I remember so vividly the overwhelming feeling of joy and sigh of relief when I saw “pregnant” written across the screen of the Clearblue pregnancy test.
After trying to get pregnant with PCOS for a while, the lifestyle changes, diet changes and full commitment to improving my health had finally paid off. However, I was not prepared for the journey ahead. am so grateful for the miracle that God had given to us. Being pregnant with PCOS had its challenges so you can prepare for the journey ahead.
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I hope to help you along your journey by sharing with you some things I wish I knew and how I would prepare if I were to do it again
Basics of PCOS
Before we jump right in, here are some basics about PCOS. polycystic ovarian syndrome, or PCOS, is a hormonal disorder that affects one in every 10 women. It’s incredibly common, but there are still many unknowns about it; because of its relatively new name (it wasn’t officially recognized until 1935), many doctors aren’t well versed in it—and often misdiagnose. It causes an imbalance of reproductive hormones that can lead to infertility, irregular menstrual cycles, facial hair growth, weight gain (especially around your midsection), and insulin resistance. If left untreated for long periods of time, PCOS can increase your risk for serious health issues like Type 2 diabetes, heart disease, and unexplained infertility.
If it’s your first time having a baby, you are probably pretty nervous. You might have friends or family members who have gone through a pregnancy before, but chances are there are things that only those who have PCOS understand. Here are 3 tips for getting through pregnancy with PCOS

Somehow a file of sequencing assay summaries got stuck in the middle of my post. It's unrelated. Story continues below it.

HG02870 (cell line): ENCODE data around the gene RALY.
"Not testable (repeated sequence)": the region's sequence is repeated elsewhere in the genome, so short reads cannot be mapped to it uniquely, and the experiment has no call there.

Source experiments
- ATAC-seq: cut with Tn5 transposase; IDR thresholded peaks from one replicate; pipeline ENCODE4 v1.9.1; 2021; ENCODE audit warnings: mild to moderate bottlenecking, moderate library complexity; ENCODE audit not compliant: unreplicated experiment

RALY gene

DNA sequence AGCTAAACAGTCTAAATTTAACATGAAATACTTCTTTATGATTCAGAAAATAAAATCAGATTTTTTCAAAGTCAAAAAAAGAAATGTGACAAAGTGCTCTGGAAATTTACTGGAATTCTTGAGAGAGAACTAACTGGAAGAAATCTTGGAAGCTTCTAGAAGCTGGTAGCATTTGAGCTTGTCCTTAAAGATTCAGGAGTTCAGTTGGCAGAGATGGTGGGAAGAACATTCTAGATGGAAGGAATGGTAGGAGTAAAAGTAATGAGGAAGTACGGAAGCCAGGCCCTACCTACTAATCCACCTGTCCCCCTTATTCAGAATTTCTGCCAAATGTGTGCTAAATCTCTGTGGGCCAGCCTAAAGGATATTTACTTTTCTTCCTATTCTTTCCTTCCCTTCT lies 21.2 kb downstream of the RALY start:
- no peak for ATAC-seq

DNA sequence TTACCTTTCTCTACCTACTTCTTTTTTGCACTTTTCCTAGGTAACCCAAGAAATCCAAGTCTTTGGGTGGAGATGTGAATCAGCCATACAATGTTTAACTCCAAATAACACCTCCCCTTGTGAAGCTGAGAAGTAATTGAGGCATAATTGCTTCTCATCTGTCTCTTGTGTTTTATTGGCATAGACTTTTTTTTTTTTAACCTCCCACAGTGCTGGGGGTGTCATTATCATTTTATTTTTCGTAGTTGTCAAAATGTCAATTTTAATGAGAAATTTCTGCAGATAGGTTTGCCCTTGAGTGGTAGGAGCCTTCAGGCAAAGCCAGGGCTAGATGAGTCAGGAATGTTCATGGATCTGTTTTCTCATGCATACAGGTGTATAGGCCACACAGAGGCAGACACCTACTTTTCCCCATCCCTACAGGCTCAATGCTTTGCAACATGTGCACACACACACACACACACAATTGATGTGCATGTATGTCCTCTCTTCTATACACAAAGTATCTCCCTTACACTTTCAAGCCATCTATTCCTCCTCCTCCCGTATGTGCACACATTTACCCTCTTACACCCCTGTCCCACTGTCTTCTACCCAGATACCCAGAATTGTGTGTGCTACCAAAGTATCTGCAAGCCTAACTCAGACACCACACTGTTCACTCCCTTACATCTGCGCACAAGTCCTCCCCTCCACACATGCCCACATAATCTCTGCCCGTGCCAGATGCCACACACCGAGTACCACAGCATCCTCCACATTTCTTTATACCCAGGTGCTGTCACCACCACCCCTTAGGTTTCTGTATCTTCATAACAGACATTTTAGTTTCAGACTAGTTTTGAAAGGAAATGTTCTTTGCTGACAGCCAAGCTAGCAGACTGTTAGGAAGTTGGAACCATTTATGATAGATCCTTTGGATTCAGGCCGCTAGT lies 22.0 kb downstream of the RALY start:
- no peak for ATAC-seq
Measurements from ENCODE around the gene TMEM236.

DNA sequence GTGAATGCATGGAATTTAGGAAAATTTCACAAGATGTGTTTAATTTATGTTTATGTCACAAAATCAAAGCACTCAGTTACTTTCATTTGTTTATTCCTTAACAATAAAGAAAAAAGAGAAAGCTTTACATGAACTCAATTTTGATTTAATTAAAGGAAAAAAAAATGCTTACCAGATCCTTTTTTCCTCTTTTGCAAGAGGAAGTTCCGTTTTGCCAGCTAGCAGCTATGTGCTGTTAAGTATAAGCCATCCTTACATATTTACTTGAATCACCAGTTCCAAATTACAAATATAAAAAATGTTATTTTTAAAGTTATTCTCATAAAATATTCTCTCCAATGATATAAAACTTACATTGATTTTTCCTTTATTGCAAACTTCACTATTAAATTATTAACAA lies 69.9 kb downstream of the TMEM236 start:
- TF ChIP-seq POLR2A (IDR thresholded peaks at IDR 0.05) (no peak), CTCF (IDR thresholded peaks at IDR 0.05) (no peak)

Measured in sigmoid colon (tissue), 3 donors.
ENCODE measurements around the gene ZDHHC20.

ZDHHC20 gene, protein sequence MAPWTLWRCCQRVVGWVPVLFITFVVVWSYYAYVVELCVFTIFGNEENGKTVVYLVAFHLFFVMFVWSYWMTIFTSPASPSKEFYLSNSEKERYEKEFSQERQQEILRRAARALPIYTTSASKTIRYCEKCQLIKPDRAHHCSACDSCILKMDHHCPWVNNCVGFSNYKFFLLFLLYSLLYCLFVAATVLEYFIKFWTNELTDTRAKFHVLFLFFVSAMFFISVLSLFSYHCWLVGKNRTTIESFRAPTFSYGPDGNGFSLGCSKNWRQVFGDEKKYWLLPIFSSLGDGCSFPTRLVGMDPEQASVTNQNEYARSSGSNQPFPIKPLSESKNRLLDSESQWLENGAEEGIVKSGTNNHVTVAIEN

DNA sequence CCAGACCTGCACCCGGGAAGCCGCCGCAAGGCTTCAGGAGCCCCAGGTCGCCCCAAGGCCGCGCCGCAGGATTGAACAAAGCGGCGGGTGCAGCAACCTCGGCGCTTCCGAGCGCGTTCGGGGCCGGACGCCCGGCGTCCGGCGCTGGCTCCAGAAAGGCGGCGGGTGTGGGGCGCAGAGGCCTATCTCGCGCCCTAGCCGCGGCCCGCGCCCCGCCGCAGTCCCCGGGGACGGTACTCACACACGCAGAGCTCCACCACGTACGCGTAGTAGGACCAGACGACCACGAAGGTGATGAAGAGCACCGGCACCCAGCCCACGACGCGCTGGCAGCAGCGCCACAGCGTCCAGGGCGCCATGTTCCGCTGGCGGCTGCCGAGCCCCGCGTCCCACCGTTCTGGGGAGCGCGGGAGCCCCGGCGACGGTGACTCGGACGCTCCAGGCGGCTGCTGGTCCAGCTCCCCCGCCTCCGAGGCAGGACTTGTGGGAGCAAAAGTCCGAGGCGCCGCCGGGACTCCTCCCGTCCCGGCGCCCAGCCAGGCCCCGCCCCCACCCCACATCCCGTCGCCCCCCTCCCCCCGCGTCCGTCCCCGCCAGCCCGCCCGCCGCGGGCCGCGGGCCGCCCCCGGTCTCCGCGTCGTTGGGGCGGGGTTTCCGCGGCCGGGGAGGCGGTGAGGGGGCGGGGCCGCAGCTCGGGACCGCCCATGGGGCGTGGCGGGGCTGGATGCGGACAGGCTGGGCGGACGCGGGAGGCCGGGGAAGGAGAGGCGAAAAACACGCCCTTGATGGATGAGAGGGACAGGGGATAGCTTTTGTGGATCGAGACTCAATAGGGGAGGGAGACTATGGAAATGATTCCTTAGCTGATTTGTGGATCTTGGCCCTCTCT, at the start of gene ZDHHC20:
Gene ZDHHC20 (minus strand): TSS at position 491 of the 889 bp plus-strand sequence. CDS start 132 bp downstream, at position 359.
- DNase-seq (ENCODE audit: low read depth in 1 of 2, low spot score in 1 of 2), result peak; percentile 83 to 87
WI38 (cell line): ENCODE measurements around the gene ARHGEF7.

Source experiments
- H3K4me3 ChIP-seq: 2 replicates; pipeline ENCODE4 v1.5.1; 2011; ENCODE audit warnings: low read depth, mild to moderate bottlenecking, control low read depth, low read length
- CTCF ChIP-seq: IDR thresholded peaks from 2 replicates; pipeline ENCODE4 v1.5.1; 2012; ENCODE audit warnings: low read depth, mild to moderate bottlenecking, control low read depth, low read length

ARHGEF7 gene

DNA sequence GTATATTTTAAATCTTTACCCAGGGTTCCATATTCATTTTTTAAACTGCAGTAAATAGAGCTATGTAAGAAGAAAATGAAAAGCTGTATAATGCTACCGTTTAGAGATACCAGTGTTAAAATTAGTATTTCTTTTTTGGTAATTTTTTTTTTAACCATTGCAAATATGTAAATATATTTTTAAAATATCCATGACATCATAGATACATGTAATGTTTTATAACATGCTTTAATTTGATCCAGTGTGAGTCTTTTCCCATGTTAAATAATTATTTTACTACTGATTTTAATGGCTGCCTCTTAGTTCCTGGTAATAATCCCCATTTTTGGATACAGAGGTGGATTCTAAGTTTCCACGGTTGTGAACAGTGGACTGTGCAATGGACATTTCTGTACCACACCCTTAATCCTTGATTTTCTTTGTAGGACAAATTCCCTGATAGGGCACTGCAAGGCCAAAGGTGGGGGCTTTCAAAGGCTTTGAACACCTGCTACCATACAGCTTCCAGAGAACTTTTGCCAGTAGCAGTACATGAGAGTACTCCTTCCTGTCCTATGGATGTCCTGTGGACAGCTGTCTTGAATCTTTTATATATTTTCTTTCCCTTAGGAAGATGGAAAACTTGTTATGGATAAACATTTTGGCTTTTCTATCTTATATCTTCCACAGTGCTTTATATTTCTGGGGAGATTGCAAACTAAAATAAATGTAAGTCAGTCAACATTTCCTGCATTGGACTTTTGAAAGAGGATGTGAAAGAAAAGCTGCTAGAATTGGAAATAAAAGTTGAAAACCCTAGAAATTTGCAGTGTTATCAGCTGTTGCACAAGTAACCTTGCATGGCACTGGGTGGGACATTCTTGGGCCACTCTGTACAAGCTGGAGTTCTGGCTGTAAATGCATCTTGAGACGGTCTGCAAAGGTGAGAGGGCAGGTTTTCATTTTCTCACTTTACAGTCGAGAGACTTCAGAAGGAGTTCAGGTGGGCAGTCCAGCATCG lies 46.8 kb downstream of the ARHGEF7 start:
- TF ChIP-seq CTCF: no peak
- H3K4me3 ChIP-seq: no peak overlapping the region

PCOS puts you at higher risk of Gestational Diabetes
Women with PCOS have a higher risk of developing gestational diabetes during pregnancy. This occurs when your body is unable to produce enough insulin for your growing baby. If left untreated, gestational diabetes can cause health complications for both mother and child, including birth defects and miscarriage. Doctors typically test pregnant women for gestational diabetes between weeks 24 and 28 of gestation (but it’s not uncommon to develop gestational diabetes later in pregnancy). If a woman tests positive, she’ll likely be asked to monitor her blood sugar levels regularly until delivery. Ask your doctor about whether or not you should be tested.
I failed my first glucose test and I was so scared and needed to dig into my faith in God that things would work out. Your first Glucose test will likely be a 1-hour test. Although the normal practice is to do this test between 24-28 weeks, mine was done much sooner, around 16 weeks.
Doing it sooner allowed my midwife and me, to be prepared for the journey to come. Because she was keenly aware of my medical history she suggested that we tested early and often if needed. All in all, I took 3 glucose tests in total. I passed the last two which were 3-hour glucose tests.
You should consider getting tested much sooner if you have PCOS. Also, modify your diet as much as you can. Although I had my cravings, my health and that of my baby superseded my want for sugar. Pregnancy with PCOS means that you have to have a higher level of self-control than you may have anticipated.
Even when I would eat an apple, I would pair it with some protein like peanut butter. This allowed me to control sugar spikes. I would also go on walks with my husband to stay active and allow for proper control of my blood sugar
Other Tips to reduce risk of gestational diabetes
1) Eat regularly. If possible, eat small meals every two to three hours to maintain normal blood sugar levels.
2) Exercise regularly. The American Diabetes Association recommends getting at least 150 minutes of moderate exercise each week.
3) Consult your doctor about medications and supplements.
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PCOS puts you at a higher risk of hypertension and preeclampsia